Some years ago, a compound called Lead Tetraethylene was
added to conventional gasoline "WITH LEAD". In this way,
its antidetonating conditions were improved, making its
use in more "compressed engines" possible without risk
of detonation and with the advantage of producing more
power with less consumption.
The lead added to the gasoline was deposited on the
seats from the cylinder head, protecting them from wear
since it worked as a "SOLID LUBRICANT" that stands in
the way between the valve and its seat. In the case of
GAS, the non- existence of such protective "layer" might
cause wear due to abrasion, as the valve keeps on
rotating during the successive openings and closures. If
they do not belong to the hardened-type, both the seat
and the insert suffer from a progressive loss of
material, which is known as seat "RECESSION". In the end,
a serious failure is produced in the valve and seat, due
to burning, stress breakage, loss of sealing, etc.
In general terms, this failure mechanism is produced in
exhaust valves, since they are exposed to a corrosive
environment and to extremely high temperatures (up to
870ºC) resulting from the burning of gases.
Furthermore, these valves endure great efforts resulting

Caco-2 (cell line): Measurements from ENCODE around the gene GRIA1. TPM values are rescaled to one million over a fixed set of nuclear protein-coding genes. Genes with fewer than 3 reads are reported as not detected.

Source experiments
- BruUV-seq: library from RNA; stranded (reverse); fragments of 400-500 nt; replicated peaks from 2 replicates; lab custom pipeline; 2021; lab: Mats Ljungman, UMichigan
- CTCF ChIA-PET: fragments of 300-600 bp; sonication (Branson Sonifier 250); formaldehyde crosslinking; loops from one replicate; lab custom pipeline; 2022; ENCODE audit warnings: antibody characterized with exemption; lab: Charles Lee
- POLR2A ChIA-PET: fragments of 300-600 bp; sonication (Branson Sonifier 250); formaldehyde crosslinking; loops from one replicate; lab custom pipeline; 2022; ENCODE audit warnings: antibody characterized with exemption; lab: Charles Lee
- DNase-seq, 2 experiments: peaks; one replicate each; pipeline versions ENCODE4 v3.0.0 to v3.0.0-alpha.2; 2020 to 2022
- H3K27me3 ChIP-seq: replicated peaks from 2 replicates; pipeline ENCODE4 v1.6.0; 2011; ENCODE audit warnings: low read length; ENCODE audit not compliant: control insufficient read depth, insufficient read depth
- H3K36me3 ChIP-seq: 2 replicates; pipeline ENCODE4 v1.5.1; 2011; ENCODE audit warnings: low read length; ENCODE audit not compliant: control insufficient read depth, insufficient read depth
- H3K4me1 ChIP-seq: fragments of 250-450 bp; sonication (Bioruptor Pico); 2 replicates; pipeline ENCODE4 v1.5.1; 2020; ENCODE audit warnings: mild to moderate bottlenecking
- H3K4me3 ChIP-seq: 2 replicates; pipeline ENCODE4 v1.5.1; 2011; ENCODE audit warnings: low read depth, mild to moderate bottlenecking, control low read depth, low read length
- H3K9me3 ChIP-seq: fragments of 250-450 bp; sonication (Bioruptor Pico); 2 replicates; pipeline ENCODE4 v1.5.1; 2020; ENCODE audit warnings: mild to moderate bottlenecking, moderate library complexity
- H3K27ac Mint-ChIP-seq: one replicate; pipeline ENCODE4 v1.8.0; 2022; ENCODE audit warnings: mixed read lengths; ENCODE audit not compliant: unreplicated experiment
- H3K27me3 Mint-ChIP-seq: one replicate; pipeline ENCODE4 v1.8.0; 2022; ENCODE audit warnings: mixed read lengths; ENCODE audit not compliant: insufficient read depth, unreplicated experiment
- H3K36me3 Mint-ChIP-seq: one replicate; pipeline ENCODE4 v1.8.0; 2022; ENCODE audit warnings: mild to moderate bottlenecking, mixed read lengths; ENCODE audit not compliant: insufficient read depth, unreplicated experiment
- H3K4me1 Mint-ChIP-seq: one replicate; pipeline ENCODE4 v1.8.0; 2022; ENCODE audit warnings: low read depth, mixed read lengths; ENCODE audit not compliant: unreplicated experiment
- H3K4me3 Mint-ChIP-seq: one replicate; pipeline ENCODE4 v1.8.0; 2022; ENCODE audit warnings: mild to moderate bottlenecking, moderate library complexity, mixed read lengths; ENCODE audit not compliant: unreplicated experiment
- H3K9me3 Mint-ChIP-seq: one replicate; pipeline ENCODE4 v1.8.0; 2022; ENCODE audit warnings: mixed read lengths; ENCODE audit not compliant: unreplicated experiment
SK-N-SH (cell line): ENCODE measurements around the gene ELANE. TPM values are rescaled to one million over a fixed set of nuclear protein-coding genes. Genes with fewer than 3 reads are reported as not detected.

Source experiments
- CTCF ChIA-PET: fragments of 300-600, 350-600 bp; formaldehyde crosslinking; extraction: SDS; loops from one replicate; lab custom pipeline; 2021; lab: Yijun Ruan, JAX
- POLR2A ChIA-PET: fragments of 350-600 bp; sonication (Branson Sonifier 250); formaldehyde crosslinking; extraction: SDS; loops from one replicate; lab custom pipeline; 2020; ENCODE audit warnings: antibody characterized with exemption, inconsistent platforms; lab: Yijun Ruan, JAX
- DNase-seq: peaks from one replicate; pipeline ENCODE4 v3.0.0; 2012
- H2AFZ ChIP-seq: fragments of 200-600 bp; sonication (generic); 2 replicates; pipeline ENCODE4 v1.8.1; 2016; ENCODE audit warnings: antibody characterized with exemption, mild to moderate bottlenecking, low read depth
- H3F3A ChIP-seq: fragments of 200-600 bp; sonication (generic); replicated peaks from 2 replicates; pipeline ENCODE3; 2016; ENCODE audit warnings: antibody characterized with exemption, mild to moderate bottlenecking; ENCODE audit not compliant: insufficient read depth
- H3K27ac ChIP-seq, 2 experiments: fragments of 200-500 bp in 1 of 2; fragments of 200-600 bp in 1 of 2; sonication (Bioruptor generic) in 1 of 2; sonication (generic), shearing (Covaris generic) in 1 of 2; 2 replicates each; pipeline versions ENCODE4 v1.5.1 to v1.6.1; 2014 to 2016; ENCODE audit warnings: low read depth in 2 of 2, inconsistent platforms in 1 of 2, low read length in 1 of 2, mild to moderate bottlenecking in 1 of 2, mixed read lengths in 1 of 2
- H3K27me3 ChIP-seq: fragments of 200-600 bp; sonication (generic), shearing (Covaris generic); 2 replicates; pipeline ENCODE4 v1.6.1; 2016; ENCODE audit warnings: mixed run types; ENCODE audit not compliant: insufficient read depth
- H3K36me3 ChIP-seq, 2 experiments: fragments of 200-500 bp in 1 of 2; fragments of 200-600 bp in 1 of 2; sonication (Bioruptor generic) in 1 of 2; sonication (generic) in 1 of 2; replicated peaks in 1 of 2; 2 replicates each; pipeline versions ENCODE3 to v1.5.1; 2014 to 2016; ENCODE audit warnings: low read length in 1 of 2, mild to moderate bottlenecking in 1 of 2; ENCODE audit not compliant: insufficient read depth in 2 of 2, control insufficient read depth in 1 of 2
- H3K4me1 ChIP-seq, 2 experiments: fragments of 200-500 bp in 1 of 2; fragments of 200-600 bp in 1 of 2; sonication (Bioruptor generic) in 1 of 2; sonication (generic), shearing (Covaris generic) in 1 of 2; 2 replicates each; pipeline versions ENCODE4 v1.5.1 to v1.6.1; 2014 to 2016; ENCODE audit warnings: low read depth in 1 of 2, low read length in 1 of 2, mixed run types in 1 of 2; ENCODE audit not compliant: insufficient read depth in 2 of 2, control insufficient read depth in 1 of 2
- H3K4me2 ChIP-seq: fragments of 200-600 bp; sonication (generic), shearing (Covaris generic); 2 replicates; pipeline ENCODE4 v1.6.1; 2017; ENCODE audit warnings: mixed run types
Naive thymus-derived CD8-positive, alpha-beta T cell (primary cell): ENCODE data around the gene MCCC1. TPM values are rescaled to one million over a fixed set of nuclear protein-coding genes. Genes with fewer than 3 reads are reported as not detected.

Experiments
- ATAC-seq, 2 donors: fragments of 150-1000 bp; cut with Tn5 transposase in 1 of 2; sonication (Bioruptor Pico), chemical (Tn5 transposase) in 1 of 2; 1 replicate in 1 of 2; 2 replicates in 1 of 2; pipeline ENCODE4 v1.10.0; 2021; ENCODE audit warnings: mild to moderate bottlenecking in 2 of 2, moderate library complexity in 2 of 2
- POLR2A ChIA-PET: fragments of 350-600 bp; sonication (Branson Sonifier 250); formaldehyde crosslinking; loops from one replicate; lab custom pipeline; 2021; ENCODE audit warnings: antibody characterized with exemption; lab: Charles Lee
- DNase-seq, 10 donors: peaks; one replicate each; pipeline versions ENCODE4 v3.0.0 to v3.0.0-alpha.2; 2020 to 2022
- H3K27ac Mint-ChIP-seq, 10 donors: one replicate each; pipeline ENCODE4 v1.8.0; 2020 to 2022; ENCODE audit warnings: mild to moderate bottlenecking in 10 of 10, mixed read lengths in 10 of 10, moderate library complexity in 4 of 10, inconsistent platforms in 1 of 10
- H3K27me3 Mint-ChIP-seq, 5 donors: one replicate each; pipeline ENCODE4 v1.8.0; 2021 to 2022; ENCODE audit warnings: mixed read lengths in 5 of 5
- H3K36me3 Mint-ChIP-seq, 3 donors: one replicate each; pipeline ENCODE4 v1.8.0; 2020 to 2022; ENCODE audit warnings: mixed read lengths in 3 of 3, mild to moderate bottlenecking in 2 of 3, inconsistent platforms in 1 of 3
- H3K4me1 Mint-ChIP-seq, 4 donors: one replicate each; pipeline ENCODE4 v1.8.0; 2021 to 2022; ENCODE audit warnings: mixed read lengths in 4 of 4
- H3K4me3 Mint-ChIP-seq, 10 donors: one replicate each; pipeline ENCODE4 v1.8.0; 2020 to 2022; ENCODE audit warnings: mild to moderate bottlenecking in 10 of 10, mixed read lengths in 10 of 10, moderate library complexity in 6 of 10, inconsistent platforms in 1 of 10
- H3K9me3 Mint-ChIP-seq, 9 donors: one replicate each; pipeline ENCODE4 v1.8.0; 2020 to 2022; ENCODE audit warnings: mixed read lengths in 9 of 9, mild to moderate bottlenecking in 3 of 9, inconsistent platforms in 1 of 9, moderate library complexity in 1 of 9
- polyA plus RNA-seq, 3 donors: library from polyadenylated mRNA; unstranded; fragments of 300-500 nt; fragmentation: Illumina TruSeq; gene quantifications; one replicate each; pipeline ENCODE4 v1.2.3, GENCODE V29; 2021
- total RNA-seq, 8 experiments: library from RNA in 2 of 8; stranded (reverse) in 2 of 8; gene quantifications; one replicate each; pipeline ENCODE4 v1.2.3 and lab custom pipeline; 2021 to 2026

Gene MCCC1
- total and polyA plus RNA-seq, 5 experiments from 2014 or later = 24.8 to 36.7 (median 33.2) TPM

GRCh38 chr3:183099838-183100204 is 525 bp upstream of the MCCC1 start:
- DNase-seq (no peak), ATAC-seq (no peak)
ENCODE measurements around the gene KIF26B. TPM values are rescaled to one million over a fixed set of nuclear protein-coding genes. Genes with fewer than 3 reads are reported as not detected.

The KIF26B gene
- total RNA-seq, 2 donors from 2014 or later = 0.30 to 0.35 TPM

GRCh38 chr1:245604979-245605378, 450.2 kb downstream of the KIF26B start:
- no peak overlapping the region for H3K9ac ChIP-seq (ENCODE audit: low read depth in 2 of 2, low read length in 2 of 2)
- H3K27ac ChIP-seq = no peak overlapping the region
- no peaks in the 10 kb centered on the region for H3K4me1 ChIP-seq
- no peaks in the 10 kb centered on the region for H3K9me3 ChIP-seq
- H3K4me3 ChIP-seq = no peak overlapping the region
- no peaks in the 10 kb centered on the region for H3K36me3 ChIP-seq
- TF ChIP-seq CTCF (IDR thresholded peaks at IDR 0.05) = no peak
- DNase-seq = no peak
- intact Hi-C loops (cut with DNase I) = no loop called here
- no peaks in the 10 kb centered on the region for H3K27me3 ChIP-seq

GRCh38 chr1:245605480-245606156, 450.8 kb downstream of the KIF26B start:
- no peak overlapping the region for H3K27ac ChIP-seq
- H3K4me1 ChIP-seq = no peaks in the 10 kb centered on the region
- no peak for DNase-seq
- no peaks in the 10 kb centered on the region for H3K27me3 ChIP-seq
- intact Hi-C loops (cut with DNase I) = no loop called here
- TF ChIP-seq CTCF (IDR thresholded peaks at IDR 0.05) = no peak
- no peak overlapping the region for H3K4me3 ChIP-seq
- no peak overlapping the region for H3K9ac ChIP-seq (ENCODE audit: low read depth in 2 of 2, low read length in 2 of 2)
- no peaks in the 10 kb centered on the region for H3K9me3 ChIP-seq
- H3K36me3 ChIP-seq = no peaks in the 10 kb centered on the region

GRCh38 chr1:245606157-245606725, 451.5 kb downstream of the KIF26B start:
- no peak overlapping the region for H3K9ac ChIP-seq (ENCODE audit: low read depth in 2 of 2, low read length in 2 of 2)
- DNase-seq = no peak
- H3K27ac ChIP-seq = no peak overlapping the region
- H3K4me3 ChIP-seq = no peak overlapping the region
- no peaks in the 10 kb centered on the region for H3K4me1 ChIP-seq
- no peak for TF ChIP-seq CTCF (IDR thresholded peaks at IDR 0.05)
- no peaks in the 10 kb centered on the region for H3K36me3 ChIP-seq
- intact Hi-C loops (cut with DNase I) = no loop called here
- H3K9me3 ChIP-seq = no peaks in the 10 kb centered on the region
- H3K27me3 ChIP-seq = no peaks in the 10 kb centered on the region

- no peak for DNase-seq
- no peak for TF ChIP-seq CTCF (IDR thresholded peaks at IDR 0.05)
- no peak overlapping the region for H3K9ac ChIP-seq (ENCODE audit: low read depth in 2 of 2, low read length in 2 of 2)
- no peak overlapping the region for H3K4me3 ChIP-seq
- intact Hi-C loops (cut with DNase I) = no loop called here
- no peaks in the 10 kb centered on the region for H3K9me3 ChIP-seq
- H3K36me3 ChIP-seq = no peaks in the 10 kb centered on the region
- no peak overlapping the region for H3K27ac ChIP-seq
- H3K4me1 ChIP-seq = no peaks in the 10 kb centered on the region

from combustion pressure and violent closures against
their seat, several times per second (at an engine speed
of 3000 R.P.M., a valve opens and closes 25 per second).
Likewise, the lead contributed to the lubrication of the
valve guides, acting as a solid lubricant placed between
the stem and the guide.
2) There is a further important characteristic that has
not been properly considered during the first
developments of engines "turned" to CNG: It burns more
slowly and has greater difficulties to start combustion
than the conventional liquid fuels.
At the same time, the engine's exhaust cam was designed
to allow the corresponding valve to remain settled for a
while, thus evacuating the heat from the previous
When it is open again, the temperature from the gases